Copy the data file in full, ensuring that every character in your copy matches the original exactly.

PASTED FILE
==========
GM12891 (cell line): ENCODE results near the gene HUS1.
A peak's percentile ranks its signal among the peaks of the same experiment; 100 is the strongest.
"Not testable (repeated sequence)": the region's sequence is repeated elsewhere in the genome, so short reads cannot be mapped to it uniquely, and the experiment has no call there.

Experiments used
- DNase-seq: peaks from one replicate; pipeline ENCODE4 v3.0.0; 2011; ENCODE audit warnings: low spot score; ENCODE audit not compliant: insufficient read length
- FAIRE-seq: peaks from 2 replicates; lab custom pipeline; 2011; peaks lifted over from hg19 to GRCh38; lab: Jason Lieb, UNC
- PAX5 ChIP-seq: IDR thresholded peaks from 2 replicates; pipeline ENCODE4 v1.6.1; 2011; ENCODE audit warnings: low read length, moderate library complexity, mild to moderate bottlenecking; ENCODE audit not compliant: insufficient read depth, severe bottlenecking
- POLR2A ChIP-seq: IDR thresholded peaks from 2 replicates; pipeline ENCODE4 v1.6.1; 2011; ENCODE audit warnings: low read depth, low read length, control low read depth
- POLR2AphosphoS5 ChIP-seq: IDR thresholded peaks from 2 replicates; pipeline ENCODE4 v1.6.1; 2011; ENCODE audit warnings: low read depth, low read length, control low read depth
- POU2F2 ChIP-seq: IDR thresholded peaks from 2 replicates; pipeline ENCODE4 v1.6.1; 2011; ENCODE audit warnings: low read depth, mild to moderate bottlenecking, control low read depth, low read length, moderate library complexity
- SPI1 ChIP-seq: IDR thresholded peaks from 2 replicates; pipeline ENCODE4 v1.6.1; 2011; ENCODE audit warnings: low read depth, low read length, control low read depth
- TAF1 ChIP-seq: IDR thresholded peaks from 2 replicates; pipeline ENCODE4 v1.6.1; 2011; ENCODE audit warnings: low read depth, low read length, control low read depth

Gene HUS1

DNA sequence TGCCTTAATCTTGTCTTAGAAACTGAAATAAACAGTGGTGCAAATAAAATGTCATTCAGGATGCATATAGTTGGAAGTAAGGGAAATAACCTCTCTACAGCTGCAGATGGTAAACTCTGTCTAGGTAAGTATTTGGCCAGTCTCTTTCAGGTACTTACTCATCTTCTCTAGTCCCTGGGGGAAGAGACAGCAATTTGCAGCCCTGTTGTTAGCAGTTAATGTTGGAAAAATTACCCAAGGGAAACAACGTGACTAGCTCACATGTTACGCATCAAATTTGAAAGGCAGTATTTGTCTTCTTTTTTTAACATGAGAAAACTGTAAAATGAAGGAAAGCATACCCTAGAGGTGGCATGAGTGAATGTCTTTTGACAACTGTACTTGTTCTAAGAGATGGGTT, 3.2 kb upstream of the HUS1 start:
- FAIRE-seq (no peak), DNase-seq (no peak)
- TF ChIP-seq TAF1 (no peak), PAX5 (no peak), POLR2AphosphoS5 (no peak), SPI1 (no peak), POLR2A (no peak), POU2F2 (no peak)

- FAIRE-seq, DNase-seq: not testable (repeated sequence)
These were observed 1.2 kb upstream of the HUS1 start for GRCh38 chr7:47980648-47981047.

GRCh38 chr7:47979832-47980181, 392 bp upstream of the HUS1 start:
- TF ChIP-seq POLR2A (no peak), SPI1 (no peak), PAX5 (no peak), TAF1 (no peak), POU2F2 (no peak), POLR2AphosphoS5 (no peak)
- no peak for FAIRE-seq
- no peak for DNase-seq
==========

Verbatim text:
GM12891 (cell line): ENCODE results near the gene HUS1.
A peak's percentile ranks its signal among the peaks of the same experiment; 100 is the strongest.
"Not testable (repeated sequence)": the region's sequence is repeated elsewhere in the genome, so short reads cannot be mapped to it uniquely, and the experiment has no call there.

Experiments used
- DNase-seq: peaks from one replicate; pipeline ENCODE4 v3.0.0; 2011; ENCODE audit warnings: low spot score; ENCODE audit not compliant: insufficient read length
- FAIRE-seq: peaks from 2 replicates; lab custom pipeline; 2011; peaks lifted over from hg19 to GRCh38; lab: Jason Lieb, UNC
- PAX5 ChIP-seq: IDR thresholded peaks from 2 replicates; pipeline ENCODE4 v1.6.1; 2011; ENCODE audit warnings: low read length, moderate library complexity, mild to moderate bottlenecking; ENCODE audit not compliant: insufficient read depth, severe bottlenecking
- POLR2A ChIP-seq: IDR thresholded peaks from 2 replicates; pipeline ENCODE4 v1.6.1; 2011; ENCODE audit warnings: low read depth, low read length, control low read depth
- POLR2AphosphoS5 ChIP-seq: IDR thresholded peaks from 2 replicates; pipeline ENCODE4 v1.6.1; 2011; ENCODE audit warnings: low read depth, low read length, control low read depth
- POU2F2 ChIP-seq: IDR thresholded peaks from 2 replicates; pipeline ENCODE4 v1.6.1; 2011; ENCODE audit warnings: low read depth, mild to moderate bottlenecking, control low read depth, low read length, moderate library complexity
- SPI1 ChIP-seq: IDR thresholded peaks from 2 replicates; pipeline ENCODE4 v1.6.1; 2011; ENCODE audit warnings: low read depth, low read length, control low read depth
- TAF1 ChIP-seq: IDR thresholded peaks from 2 replicates; pipeline ENCODE4 v1.6.1; 2011; ENCODE audit warnings: low read depth, low read length, control low read depth

Gene HUS1

DNA sequence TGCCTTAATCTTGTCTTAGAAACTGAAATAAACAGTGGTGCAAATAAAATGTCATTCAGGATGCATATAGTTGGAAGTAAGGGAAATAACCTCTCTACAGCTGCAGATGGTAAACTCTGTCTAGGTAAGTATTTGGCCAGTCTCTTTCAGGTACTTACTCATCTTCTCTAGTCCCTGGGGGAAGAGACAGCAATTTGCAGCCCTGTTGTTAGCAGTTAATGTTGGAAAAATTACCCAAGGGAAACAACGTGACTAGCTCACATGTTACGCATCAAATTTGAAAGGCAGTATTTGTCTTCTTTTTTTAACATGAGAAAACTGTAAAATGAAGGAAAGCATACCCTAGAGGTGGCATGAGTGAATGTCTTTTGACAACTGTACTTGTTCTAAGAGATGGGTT, 3.2 kb upstream of the HUS1 start:
- FAIRE-seq (no peak), DNase-seq (no peak)
- TF ChIP-seq TAF1 (no peak), PAX5 (no peak), POLR2AphosphoS5 (no peak), SPI1 (no peak), POLR2A (no peak), POU2F2 (no peak)

- FAIRE-seq, DNase-seq: not testable (repeated sequence)
These were observed 1.2 kb upstream of the HUS1 start for GRCh38 chr7:47980648-47981047.

GRCh38 chr7:47979832-47980181, 392 bp upstream of the HUS1 start:
- TF ChIP-seq POLR2A (no peak), SPI1 (no peak), PAX5 (no peak), TAF1 (no peak), POU2F2 (no peak), POLR2AphosphoS5 (no peak)
- no peak for FAIRE-seq
- no peak for DNase-seq